Wes Borland is of Limp Bizkit and Black Lights Burns is his project. He likes to paint himself up like a burnt match and yes, he is a bit weird. Yet, if you are expecting something like his day job then you might as well stop reading now and bugger off back to yer copies of The Jeremy Kyle Show because you really should know better.
'The Moment You Realize You're Going To Fall' (great title by the way) is Black Light Burns' third release; an album that is a bit different to the band's previous stuff. It's quite a raw, experimental piece that has you checking the blurb to see if a certain Al Jourgenson hasn't been involved somewhere along the line.
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Says Borland in a recent interview: "It's a very personal record for me in comparison to the first record ('Cruel Melody'), which I had a lot of help on from Danny Lohner from Nails (Nine Inch Nails), who was producing it. I had a lot of collaborations with outside artists and a lot of different people playing on it, but this one, I recorded it mostly in solitary.
"I wasn't getting help from hardly anyone, and most of the songs were not only written, but recorded, completely in isolation and without any outside help. So it's a personal record because it's Black Light Burns, but I'm the only one to blame for this (laughs), in a way. It's just me. If you love it or you hate it, I don't have anyone else to point the finger at."
And what a dark place the isolated Borland must have found himself. The music on 'The Moment...' is pretty bleak experimental mix of the Gothic, industrial and electronica. There are parts, 'The Girl Is Black' for instance, that hark back to eighties pop Goth and others that prowl the edges of percussive altiness, such as 'The Colour Escapes'.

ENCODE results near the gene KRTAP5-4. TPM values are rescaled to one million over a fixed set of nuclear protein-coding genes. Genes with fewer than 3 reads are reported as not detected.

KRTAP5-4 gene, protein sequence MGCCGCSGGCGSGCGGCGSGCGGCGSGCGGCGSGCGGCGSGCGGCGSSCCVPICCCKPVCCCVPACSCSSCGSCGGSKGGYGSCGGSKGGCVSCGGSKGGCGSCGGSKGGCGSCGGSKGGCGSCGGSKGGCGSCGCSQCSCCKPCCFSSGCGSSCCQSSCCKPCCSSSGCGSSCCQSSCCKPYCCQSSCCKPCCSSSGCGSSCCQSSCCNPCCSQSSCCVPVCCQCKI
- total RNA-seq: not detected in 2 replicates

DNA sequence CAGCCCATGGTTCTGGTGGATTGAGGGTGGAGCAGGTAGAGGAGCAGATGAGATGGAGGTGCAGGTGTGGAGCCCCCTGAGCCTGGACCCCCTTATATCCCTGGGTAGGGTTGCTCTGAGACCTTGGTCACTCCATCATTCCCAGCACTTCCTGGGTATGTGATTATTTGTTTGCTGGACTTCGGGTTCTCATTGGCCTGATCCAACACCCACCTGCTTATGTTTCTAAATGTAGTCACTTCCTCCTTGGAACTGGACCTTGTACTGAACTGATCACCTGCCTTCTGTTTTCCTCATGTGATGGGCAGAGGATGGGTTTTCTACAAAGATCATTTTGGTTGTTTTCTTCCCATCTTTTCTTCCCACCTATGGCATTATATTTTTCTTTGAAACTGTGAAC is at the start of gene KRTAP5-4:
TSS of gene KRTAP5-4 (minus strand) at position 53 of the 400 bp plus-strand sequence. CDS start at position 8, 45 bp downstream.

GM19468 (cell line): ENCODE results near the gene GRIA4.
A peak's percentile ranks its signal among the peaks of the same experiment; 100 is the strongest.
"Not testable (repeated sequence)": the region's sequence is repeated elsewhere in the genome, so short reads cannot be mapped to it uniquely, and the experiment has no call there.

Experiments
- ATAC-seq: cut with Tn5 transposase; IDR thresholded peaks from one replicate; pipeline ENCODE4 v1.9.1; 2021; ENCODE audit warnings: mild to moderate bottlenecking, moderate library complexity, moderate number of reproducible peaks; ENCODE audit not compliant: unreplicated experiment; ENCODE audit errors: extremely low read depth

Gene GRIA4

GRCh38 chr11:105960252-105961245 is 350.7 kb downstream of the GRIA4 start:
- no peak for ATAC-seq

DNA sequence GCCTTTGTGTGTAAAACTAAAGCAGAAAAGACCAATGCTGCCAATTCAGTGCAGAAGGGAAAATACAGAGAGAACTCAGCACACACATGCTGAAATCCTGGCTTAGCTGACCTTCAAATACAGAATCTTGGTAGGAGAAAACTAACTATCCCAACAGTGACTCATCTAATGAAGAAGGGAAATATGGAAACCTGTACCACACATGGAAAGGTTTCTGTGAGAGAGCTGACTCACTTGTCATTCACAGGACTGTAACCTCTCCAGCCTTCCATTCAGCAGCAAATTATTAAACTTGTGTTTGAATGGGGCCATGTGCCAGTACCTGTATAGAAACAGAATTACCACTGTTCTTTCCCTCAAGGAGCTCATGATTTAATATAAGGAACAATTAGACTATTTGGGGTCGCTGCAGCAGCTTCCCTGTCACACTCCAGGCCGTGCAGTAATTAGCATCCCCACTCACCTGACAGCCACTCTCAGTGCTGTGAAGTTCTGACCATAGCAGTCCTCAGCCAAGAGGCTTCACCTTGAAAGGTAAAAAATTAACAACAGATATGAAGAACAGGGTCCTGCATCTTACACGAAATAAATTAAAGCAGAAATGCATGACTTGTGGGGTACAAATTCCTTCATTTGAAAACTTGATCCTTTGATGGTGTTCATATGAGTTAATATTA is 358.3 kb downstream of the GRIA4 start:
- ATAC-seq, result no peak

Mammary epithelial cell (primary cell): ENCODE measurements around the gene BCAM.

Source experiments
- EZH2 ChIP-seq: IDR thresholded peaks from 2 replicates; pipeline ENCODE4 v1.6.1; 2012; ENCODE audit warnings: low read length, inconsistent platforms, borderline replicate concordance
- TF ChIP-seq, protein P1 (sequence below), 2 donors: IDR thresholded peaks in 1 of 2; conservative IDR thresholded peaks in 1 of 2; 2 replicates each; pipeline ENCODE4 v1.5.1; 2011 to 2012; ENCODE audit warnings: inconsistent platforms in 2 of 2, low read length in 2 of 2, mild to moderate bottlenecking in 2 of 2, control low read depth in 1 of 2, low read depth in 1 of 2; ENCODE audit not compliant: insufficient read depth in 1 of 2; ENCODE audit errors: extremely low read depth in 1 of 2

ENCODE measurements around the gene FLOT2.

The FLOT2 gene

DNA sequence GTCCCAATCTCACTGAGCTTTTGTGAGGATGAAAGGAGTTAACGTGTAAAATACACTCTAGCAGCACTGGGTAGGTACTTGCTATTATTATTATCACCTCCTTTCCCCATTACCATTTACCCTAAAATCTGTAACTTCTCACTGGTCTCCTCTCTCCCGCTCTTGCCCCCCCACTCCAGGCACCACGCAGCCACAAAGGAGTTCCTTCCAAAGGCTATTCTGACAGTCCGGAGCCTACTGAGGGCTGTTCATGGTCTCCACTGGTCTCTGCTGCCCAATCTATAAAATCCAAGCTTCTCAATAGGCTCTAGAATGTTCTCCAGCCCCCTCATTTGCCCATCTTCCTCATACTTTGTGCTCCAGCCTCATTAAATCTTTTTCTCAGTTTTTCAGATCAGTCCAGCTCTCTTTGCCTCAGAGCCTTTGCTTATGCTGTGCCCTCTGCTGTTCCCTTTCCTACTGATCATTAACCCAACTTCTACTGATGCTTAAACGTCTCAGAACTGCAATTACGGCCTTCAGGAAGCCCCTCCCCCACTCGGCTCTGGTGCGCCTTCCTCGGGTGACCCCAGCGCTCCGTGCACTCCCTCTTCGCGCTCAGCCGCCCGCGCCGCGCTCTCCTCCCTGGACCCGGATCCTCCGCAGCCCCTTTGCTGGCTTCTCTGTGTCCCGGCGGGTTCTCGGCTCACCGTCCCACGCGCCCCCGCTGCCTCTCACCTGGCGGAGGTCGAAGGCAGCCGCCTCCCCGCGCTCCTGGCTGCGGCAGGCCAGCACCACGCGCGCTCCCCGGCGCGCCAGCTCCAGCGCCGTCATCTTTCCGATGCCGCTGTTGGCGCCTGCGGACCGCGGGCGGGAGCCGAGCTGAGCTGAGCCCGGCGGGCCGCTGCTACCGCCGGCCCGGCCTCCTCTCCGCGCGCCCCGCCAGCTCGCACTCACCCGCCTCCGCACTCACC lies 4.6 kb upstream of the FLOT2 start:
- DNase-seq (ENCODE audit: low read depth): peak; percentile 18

Borland's vocal has been criticised for being unsettling yet here its Andrew Eldritch qualities fit the piece perfectly. It has an understated menace that compliments the overall dark tension of the songs but then it'll take on a stridency ('Tiger By The Tail' for instance) in the choruses that suggests an angst ridden Bowie.
Throughout the album the music swings from the bass heavy, drum led clang of experimental industrial Metal to the deeply atmospheric ambience that has a profoundly grim texture to its weave. Even the title track, which closes the album, has a ghostly air that can be a bit unsettling.
This is not an easy album to listen to but if you are used to handling the likes of Trent Reznor and NIN, then this should prove a piece of cake. The Zappaesque tongue-in-cheekiness that twists in and out of the record makes you wonder just what the fuck goes on inside this boys head sometimes.
There is a deep space android loneliness to this album, a metallic desolation illustrated by 'Torch From The Sky' and 'Bakelite', an emptiness that probably more than anything else tells us more about the state of this man's soul, a hollowness that will never be filled.
I dunno what Borland was doing to himself whilst he was locked away creating 'The Moment You Realize You're Going To Fall' but the result is pretty damn impressive. It is not an album for all occasions and you will find it is not the obvious choice of record to put on at parties but as a contemplative piece of art, it is pretty much the dog's bollocks.
Yet it is not the cleverness and experimentation that tells us Borland is a musical genius. No, what does that is the fact that 'The Moment You Realize You're Going To Fall' has an accessibility that does not alienate the average listener; a strong connectivity, a cohesion that lets it flow when it could so easily have collapsed into an unlistenable morass of unconnected concepts and themes.
Like most good art, you are gonna have to work to get the full benefit of Borland's work but I think you will find the effort worthwhile. I think, for some, a case of suck it and see.